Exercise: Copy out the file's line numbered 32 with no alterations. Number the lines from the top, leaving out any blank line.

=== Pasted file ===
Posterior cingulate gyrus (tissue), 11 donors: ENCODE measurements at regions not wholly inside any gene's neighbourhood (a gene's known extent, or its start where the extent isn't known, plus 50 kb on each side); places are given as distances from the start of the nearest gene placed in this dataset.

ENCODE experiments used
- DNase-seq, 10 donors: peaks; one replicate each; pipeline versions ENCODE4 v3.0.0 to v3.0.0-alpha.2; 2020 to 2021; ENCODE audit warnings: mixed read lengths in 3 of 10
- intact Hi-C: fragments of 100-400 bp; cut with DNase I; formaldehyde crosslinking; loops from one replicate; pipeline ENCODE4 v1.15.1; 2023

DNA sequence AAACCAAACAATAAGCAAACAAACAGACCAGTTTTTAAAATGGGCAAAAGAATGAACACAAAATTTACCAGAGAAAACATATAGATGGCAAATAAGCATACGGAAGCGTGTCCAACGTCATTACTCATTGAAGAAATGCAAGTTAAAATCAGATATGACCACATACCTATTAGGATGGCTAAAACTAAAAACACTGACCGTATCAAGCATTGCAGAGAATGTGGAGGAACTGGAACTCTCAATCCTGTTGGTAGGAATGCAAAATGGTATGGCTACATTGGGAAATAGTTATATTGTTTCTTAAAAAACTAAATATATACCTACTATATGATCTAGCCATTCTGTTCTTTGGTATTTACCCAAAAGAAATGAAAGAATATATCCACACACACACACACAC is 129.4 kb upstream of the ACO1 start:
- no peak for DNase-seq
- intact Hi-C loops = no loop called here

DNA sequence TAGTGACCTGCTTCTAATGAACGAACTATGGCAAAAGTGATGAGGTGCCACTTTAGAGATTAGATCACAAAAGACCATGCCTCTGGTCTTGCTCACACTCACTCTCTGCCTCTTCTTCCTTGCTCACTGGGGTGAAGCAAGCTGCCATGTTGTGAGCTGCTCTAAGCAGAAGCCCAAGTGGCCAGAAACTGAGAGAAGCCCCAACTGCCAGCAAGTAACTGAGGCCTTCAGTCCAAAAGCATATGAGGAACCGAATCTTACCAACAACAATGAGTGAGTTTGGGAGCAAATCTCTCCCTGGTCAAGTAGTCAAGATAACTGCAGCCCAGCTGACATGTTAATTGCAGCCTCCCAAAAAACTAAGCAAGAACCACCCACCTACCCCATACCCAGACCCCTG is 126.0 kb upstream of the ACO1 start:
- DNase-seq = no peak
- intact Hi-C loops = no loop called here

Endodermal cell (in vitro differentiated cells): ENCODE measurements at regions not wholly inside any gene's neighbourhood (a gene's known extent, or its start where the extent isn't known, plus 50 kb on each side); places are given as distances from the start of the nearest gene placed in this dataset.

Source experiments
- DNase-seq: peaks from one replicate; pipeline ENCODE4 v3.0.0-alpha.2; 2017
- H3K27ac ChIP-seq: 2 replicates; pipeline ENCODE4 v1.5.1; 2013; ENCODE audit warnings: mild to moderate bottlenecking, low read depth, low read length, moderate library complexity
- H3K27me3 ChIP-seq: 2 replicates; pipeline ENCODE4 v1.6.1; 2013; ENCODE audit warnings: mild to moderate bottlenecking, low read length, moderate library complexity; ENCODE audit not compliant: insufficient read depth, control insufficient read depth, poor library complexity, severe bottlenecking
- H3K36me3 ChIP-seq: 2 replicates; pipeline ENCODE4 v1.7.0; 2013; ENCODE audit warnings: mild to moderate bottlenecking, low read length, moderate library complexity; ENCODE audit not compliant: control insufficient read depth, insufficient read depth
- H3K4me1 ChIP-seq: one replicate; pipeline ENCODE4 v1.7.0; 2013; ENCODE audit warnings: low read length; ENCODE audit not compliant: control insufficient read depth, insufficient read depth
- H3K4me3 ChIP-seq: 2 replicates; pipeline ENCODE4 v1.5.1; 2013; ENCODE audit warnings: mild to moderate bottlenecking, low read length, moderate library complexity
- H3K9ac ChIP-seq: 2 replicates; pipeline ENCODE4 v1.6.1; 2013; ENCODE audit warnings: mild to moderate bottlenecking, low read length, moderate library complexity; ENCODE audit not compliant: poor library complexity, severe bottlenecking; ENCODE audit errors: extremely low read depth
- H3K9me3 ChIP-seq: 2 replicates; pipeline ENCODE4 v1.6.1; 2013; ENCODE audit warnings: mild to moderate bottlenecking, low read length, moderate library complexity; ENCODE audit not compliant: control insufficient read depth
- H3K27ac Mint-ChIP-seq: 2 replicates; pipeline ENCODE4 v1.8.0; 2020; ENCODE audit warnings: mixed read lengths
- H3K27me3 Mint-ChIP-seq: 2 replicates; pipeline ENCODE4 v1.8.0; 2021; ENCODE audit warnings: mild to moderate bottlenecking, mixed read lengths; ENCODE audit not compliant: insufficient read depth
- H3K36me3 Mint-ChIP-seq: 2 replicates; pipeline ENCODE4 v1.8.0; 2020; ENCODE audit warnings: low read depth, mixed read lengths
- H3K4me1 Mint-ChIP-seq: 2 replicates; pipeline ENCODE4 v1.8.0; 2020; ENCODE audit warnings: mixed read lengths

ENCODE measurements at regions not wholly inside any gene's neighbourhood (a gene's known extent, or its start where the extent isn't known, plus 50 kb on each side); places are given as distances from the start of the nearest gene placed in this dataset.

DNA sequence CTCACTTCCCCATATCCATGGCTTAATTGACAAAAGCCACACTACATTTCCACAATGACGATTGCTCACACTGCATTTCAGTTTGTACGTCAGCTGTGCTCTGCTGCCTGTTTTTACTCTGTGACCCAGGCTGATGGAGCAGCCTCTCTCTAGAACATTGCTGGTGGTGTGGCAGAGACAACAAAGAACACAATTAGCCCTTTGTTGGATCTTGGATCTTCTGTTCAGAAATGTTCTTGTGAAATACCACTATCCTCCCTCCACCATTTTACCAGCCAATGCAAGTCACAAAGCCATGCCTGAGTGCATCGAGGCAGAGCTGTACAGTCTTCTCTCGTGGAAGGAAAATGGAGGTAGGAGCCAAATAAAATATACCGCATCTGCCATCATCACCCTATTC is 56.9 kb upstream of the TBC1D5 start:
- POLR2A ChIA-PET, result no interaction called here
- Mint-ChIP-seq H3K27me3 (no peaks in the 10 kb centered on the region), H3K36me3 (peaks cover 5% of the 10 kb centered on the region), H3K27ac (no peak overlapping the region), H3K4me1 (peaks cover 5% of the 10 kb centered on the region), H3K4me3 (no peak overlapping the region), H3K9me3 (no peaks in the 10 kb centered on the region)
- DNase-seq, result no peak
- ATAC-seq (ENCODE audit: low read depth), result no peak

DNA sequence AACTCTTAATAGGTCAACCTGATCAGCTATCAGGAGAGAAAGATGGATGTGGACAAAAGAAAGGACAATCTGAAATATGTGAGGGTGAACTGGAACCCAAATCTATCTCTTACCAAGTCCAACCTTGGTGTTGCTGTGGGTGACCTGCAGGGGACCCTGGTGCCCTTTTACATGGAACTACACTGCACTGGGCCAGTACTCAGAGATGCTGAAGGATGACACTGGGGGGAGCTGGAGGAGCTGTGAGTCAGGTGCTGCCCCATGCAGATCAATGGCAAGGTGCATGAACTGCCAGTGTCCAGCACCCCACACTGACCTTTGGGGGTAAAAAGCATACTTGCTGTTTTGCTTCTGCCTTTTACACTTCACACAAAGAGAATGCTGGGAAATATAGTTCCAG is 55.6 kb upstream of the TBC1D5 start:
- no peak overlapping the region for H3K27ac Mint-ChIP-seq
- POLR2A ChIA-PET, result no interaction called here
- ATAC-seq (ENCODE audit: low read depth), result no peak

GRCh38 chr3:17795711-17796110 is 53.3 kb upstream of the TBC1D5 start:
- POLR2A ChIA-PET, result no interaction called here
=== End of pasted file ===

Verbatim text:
- no peak overlapping the region for H3K27ac Mint-ChIP-seq